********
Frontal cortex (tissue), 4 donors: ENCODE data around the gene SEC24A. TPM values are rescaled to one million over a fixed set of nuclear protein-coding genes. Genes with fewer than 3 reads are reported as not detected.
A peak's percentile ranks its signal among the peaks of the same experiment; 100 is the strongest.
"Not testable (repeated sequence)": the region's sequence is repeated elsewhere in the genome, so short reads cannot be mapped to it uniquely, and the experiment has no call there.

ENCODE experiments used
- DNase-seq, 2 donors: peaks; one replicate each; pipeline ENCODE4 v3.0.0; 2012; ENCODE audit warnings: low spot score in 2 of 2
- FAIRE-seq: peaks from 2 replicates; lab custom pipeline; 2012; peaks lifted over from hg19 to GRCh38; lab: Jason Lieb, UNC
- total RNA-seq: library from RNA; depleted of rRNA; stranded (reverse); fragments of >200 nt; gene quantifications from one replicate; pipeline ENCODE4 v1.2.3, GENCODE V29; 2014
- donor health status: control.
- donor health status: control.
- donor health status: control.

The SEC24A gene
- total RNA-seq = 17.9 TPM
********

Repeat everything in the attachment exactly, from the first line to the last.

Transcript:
Frontal cortex (tissue), 4 donors: ENCODE data around the gene SEC24A. TPM values are rescaled to one million over a fixed set of nuclear protein-coding genes. Genes with fewer than 3 reads are reported as not detected.
A peak's percentile ranks its signal among the peaks of the same experiment; 100 is the strongest.
"Not testable (repeated sequence)": the region's sequence is repeated elsewhere in the genome, so short reads cannot be mapped to it uniquely, and the experiment has no call there.

ENCODE experiments used
- DNase-seq, 2 donors: peaks; one replicate each; pipeline ENCODE4 v3.0.0; 2012; ENCODE audit warnings: low spot score in 2 of 2
- FAIRE-seq: peaks from 2 replicates; lab custom pipeline; 2012; peaks lifted over from hg19 to GRCh38; lab: Jason Lieb, UNC
- total RNA-seq: library from RNA; depleted of rRNA; stranded (reverse); fragments of >200 nt; gene quantifications from one replicate; pipeline ENCODE4 v1.2.3, GENCODE V29; 2014
- donor health status: control.
- donor health status: control.
- donor health status: control.

The SEC24A gene
- total RNA-seq = 17.9 TPM